Beth Moore Ends Relationship With Southern Baptists, Drops Lifeway as Publisher

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Marti Pieper

Renowned Bible teacher and longtime Southern Baptist author and speaker Beth Moore has made a staggering decision public: On March 5, she told Religion News Service in an interview that she is “no longer a Southern Baptist.”

“I am still a Baptist, but I can no longer identify with Southern Baptists,” Moore said. “I love so many Southern Baptist people, so many Southern Baptist churches, but I don’t identify with some of the things in our heritage that haven’t remained in the past.” She also told RNS that she has ended her long-term relationship with Lifeway Christian, which will continue distributing her books but will no longer publish them or administer her live events.

Moore was the first woman to have a Bible study published by LifeWay and has since reached more than 22 million women, per The Atlantic. Her Living Proof Ministries grew in assets from $1 million in 2001 to just under $15 million by April 2016, RNS says. Her Bible teaching ministry grew from her home church, First Baptist Houston, to a broad teaching ministry that included sold-out stadium events.

But some of that changed when Moore, horrified by the release of the Access Hollywood tapes prior to the 2016 election, began speaking out against Trump. His boasting of his sexual exploits with women dismayed Moore, herself a survivor of sexual abuse. Her Twitter posts revealed her growing concern for what she viewed as her fellow Southern Baptists’ and evangelicals’ blind eye to his issues.

Kate Bowler, a historian at Duke Divinity School, told RNS that Moore’s departure represents a significant loss for the Southern Baptist Convention, which remains the largest Protestant denomination in the United States. Rather than basing her platform on marriage to a famed pastor, Bowler said Moore developed her broad following from her own “charisma, leadership and incredible work ethic.”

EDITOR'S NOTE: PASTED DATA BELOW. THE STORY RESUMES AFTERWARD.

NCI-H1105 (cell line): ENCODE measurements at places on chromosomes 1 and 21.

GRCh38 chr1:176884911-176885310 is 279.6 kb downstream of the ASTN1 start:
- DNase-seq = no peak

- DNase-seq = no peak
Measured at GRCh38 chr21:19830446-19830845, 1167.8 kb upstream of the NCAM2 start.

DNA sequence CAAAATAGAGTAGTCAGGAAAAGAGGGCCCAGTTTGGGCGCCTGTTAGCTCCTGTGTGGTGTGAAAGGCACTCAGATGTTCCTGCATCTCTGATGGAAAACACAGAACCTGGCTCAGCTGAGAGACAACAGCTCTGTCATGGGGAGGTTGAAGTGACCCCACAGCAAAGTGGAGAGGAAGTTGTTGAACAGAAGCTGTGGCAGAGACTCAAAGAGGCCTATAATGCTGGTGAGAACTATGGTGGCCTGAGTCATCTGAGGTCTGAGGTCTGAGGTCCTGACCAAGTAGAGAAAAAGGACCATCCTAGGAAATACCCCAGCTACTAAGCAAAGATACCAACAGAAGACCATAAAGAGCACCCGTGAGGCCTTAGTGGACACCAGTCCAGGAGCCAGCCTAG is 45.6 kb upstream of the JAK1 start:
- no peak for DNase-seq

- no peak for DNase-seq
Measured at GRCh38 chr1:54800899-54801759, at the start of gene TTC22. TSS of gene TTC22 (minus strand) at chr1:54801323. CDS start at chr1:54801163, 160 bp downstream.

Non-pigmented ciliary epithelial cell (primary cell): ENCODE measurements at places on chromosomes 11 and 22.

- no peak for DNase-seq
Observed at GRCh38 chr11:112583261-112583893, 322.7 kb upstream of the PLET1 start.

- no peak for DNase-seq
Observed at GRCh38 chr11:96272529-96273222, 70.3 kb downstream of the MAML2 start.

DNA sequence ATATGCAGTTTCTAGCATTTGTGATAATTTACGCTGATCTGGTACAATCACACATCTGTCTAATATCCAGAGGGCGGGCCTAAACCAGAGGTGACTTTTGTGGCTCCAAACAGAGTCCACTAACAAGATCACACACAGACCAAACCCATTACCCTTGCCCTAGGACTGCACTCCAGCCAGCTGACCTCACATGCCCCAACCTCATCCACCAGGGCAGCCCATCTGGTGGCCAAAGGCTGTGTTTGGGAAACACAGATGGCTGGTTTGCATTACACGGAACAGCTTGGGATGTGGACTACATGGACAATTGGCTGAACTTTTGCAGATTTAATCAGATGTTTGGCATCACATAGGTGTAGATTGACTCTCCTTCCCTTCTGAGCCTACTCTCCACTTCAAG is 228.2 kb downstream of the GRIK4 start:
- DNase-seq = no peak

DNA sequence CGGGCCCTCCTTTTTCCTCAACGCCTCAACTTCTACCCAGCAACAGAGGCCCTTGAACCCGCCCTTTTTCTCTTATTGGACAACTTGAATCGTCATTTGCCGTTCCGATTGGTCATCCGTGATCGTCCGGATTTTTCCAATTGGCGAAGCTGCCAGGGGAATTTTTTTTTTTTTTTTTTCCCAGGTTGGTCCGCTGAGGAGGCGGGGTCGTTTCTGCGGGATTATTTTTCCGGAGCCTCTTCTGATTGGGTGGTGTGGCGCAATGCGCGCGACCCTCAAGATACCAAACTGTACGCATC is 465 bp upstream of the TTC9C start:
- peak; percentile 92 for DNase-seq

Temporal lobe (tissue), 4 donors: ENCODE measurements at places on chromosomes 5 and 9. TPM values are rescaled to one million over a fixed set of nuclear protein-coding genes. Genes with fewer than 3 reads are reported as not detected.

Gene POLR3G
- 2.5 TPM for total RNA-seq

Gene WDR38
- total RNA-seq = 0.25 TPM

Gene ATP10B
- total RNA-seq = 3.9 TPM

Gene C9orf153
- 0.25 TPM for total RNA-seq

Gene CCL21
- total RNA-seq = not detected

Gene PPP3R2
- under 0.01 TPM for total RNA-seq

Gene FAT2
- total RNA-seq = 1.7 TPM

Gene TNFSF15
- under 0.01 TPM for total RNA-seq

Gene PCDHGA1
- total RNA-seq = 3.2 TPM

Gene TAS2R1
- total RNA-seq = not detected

“Ms. Moore is a deeply trusted voice across the liberal-conservative divide, and has always been able to communicate a deep faithfulness to her tradition without having to follow the Southern Baptist’s scramble to make Trump spiritually respectable,” Bowler said. “The Southern Baptists have lost a powerful champion in a time in which their public witness has already been significantly weakened.”

Moore told RNS she believes politics and Christian nationalism have crowded out the gospel in her former denomination, saying she has realized the SBC is “not in step with the gospel. It felt like we had landed on Mars.”

Moore also sparked a 2019 debate among Southern Baptists and other evangelicals about whether women should be allowed to preach in church and, at the same time, condemned what she saw as widespread hypocrisy, misogyny and power abuse within the SBC, posting an open letter “to my brothers” and writing on Twitter that “there are countless godly conservative complementarians. So many.”

Beth Allison Barr, a history professor and dean at Baylor University, told RNS that Moore’s departure will come as a shock and a potential call to action for Southern Baptist women. “If she walks away, she’s going to carry a lot of these women with her,” Barr said. “I applaud this move and support her because I know how soul-crushing the SBC is for women. She will be far better off without them, doing the ministry God calls her to do.”

Ed Stetzer, longtime Southern Baptist and current Billy Graham Distinguished Chair of Church, Mission and Evangelism at Wheaton College and executive director of the college’s Billy Graham Center, posted his thinly veiled support for Moore’s decision on Twitter, announcing that she will co-teach at Wheaton this summer and ending with, “Yep, Beth is at home at @WheatonCollege.”

And Trillia Newbell, acquisitions editor for Moody Press, wrote words of unity in her Twitter post: “As I think about our tendency to analyze and tear each other apart, I hope we’d resist it here and instead pray.”

Where is Moore headed? After saying that she and her husband have begun visiting a new church, “one not tied as closely to the SBC but still ‘gospel-driven,'” Moore told RNS, “I am going to serve whoever God puts in front of me.” {eoa}

Portions of this story were excerpted from this article on, © 2021 Religion News Service. All rights reserved.

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